Verdict: An enthralling Irish social realist drama that is painfully relevant here.
It wasn’t that long ago when heartbreaking stories of families living out the back of their cars hit the headlines in New Zealand. Although Rosie is set in Ireland, it’s a story that still picks at the raw nerve on New Zealand’s own housing problem. There are hints of Ken Loach’s or Mike Leigh’s kitchen sink dramas in this moving portrait of a working-class family who have fallen on desperately hard times. But you can replace the kitchen sink with a dash-board as this film focuses on a Dublin family who live out of their car.
Rosie, played with a focussed intensity by Sarah Greene (Normal People), finds herself living from hour to hour, juggling her four children’s needs while looking for a place to stay the night. There is a palpable sense of tension created through Paddy Breathnach’s taut directing as he captures the strain of a family’s good intentions and the situation thrust upon them. Working from a screenplay by writer Roddy Doyle (The Commitments), Breathnach’s pin-sharp drama is never manipulative or preachy, and gives a brutally honest account of their plight.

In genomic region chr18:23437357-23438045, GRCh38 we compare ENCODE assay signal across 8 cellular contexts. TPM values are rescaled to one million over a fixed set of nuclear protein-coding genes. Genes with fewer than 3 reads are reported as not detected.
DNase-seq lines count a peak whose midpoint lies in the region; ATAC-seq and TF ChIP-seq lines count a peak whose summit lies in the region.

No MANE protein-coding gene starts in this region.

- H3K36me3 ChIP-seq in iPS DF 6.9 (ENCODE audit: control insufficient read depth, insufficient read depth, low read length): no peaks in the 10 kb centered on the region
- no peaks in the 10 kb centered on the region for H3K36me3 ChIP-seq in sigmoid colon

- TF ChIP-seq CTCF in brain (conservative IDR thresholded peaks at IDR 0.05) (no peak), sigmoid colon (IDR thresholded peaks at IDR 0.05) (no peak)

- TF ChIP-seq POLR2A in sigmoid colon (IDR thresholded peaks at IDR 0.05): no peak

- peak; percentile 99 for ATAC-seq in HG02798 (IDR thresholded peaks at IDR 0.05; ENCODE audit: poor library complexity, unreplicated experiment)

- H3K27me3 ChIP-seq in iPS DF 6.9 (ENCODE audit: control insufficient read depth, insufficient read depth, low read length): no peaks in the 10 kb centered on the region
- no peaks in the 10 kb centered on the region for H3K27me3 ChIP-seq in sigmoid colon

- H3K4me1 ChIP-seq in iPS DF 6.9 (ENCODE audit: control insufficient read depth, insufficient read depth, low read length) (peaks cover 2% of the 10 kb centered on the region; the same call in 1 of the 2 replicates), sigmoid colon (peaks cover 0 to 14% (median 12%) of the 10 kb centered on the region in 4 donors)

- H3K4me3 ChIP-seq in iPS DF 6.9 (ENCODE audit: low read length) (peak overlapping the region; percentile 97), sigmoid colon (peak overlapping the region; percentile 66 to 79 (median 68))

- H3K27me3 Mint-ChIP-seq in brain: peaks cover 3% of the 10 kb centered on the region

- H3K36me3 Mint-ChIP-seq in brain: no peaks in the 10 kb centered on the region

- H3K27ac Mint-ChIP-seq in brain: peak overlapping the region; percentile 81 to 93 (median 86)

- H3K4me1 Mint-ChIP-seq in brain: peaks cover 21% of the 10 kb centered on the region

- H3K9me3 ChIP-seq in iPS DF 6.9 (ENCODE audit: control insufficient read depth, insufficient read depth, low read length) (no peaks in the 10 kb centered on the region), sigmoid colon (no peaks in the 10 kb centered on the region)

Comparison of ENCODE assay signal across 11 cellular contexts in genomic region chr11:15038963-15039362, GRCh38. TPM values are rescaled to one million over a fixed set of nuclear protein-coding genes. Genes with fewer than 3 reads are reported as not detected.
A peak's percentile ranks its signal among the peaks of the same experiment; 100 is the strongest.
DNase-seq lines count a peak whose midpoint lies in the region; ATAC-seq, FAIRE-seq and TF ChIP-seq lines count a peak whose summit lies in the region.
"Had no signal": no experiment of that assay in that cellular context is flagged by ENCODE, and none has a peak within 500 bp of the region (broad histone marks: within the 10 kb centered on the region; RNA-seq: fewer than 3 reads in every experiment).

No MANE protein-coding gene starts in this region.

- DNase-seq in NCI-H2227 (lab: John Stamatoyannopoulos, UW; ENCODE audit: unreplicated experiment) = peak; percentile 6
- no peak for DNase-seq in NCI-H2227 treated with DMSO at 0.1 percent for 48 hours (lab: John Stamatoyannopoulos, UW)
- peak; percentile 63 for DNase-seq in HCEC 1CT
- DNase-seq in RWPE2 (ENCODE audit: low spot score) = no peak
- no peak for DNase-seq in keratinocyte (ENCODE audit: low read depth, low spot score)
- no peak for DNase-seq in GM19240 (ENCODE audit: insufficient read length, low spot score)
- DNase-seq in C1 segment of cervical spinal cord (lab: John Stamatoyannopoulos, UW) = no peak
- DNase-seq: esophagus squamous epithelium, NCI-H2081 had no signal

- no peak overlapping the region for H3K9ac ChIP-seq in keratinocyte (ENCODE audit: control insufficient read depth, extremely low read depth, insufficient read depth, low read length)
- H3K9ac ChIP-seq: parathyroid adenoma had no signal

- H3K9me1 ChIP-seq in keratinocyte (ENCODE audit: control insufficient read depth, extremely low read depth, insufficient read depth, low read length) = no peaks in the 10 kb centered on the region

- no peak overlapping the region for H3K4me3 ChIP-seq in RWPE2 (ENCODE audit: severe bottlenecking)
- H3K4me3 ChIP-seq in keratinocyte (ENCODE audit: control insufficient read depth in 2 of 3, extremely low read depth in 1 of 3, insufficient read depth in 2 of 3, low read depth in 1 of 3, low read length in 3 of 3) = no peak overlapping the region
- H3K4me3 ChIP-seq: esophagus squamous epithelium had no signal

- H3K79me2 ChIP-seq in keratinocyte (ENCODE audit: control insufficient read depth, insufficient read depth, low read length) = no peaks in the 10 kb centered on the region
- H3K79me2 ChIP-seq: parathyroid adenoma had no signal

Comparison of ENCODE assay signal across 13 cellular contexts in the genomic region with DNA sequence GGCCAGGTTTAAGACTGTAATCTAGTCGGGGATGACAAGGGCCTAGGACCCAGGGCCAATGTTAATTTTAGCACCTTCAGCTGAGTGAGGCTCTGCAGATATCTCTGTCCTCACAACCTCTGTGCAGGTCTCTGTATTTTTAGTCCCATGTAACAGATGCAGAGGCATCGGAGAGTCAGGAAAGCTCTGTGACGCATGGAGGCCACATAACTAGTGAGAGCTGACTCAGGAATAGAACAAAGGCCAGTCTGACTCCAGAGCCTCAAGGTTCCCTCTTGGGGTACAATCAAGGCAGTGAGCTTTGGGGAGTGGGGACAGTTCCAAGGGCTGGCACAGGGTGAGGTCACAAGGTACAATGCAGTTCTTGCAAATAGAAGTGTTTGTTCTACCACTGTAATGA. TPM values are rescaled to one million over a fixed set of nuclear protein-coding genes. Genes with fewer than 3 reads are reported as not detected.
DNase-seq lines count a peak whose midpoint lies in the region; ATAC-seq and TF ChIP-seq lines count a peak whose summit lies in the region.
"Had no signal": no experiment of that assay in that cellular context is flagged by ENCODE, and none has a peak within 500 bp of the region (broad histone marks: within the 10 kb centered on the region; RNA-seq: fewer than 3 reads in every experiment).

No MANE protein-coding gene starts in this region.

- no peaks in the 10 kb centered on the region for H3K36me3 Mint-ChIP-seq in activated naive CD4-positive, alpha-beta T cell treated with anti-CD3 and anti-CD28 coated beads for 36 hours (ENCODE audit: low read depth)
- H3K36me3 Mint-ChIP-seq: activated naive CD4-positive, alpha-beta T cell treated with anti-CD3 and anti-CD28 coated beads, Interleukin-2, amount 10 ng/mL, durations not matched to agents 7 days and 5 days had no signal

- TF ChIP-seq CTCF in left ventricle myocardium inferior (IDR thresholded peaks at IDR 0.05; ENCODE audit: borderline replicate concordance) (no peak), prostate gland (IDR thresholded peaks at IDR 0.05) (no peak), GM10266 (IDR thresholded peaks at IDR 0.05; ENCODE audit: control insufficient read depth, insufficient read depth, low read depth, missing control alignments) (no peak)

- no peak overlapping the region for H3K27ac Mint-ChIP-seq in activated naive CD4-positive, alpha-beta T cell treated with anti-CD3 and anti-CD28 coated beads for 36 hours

It’s not all doom and gloom, and like Loach’s Palme d’Or winning I, Daniel Blake, Rosie manages to capture little nuggets of hope and humour within the depths of the family’s desperate situation. But what sets this film apart is that it avoids the tropes common to many stories about poverty. Nowhere is there substance or physical abuse, or mental health issues. Rather, it focuses on the systemic poverty that they fall victim to. In one scene Rosie says that her family are “not homeless, just lost. We have lost our keys.” Her heartbreaking words echo the film’s thesis on dignity and goes a long way in highlighting the negative stigma that poverty often attracts.
Elegant and strikingly simple in its exposition, Rosie is an incredibly restrained film that hits all the right beats and leaves you with one of the more hauntingly powerful final images I’ve seen in cinema.